Where heretofore the primary focus had been on mitigating water and wastewater impacts on energy resources and infrastructure, 2014 priorities shifted to the California drought.
Water Year 2014 (October 1, 2013 through September 30, 2014) was the third driest in California’s 119 years of recorded hydrological history. The situation was compounded by the fact that 2014 followed two consecutive dry years. It was also the warmest year on record.
The convergence of these events caused a significant decline in inter-basin water transfers and both surface and groundwater storage, forcing water providers and customers to drill more wells and pump local groundwater from increasing depths. Despite some early precipitation in water year 2015, California’s water situation remains dire:
- According to the USGS, at the end of water year 2014, reservoirs statewide were at 57% of average levels.
- In normal and wet years, groundwater is used to supplement surface water supplies. Typically, groundwater comprises about 30-40% of the state’s total water supply portfolio. During droughts, however, many areas must substantially increase groundwater pumping, exacerbating already over-pumped aquifers. The amount of water supply available in California’s “hidden” (underground) reservoirs cannot be definitively determined; however, data collected and compiled by the state Department of Water Resources show that groundwater basins have been severely depleted since 2002.
- A recent study by NASA estimates that California needs 11 trillion gallons of water – nearly 4 times annual urban water demand – in order to restore water storage to pre-drought levels.
The drought is a dramatic reminder of the undeniable interrelationships among water, energy and climate:
- Surface water supply shortages caused a need to pump more groundwater from lower depths.
- Groundwater supplies of lesser quality needed additional treatment.
- Some water utilities needed to change the direction of flows within their systems in order to integrate more local water supplies. Some of these changes increased the amount of energy needed to deliver water to customers.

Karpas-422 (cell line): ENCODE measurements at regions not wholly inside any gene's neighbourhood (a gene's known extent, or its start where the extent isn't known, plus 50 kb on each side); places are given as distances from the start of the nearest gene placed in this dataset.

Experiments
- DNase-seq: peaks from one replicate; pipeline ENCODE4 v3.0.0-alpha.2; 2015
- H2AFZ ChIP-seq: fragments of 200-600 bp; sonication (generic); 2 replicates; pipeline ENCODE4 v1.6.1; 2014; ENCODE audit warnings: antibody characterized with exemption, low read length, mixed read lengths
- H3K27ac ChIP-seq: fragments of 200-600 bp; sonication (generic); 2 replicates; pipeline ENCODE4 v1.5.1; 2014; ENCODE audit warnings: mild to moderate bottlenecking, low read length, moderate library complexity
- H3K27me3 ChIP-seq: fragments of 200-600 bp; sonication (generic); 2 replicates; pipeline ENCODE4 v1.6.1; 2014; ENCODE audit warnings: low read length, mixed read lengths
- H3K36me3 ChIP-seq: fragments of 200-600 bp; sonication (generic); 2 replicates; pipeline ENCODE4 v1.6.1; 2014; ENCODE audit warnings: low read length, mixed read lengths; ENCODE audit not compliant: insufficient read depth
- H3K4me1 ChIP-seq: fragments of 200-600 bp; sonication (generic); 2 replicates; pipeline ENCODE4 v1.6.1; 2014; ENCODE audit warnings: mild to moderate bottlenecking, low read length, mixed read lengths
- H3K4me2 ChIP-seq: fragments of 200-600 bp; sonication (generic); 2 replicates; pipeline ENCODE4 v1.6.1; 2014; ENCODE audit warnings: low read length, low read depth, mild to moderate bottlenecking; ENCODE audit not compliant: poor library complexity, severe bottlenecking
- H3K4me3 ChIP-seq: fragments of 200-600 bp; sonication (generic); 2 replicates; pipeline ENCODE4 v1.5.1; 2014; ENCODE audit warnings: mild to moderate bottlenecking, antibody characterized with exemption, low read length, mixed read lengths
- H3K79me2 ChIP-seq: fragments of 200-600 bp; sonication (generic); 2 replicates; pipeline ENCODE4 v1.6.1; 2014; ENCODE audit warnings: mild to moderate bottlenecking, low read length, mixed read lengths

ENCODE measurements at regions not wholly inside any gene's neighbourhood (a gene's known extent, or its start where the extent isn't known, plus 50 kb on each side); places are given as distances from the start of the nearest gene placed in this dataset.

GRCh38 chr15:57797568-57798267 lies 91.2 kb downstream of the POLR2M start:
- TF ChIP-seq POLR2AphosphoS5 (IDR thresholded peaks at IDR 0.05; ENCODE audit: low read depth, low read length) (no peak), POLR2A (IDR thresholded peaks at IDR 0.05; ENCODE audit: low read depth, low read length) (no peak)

- Increased energy consumption increases greenhouse gas emissions.
Despite vigorous pleas from state policymakers, water utilities and industry leaders, public response was fairly lackluster: the State Water Resources Control Board reported cumulative water savings from June through November 2014 of about 105 billion gallons, an average reduction of 8.4% from 2013 water demand for the same six month period.
This is considerably less than the 20% reduction that Governor Brown urged in his April 2014 Executive Order, and only 8% of the 1,260 billion gallons used statewide each year for landscape irrigation alone.
In fact, despite all of the scientific studies and the press, many Californians have remained unpersuaded that the problem is urgent and real. Many have seen extended dry periods come and go, and rain has always eventually come to bail us out. In addition, saving water in one location does not alleviate water shortages where the problems are most severe, such as remote rural communities unconnected to large water systems that rely solely on local groundwater wells that went dry.
To combat apathy, the state’s water conservation website Save Our Water launched a new campaign: Saving Water, Rain or Shine. This is certainly the right message; however, based on the tepid responses seen in 2014, education alone will not be enough.
True water market transformation will ultimately require a robust portfolio of strategies and actions – some voluntary and some mandatory – from aggressive water education, to strategic water conservation rate structures, best-in-class water efficient retrofits, new codes and standards, more production and use of recycled water, and constant refreshes of technologies that save water, save energy and reduce greenhouse gas emissions.